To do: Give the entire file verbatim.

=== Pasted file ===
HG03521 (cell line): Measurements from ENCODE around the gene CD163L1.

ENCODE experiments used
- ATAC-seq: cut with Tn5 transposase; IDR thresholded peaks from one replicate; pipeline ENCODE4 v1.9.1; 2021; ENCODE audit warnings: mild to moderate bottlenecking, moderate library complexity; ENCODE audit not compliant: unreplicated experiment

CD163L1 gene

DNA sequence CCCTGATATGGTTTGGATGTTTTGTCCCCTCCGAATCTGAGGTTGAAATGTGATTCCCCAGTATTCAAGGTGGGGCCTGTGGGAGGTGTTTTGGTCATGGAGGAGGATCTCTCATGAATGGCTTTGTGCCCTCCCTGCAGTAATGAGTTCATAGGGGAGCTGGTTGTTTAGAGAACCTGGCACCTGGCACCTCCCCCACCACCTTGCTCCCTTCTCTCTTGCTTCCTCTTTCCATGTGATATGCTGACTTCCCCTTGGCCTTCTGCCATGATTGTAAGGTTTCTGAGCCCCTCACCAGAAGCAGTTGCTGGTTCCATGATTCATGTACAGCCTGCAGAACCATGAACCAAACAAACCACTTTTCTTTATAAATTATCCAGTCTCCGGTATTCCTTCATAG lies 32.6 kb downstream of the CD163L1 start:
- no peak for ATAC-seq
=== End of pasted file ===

HG03521 (cell line): Measurements from ENCODE around the gene CD163L1.

ENCODE experiments used
- ATAC-seq: cut with Tn5 transposase; IDR thresholded peaks from one replicate; pipeline ENCODE4 v1.9.1; 2021; ENCODE audit warnings: mild to moderate bottlenecking, moderate library complexity; ENCODE audit not compliant: unreplicated experiment

CD163L1 gene

DNA sequence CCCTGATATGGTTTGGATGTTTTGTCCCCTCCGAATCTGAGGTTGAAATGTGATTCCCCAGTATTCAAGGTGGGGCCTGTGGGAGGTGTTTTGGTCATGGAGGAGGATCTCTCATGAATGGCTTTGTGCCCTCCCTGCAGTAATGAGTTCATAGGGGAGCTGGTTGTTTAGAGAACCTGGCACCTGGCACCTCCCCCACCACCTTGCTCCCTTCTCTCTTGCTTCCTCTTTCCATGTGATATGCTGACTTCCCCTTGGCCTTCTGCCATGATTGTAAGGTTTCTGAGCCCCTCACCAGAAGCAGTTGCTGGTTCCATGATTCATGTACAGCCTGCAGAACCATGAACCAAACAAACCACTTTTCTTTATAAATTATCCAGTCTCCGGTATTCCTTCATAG lies 32.6 kb downstream of the CD163L1 start:
- no peak for ATAC-seq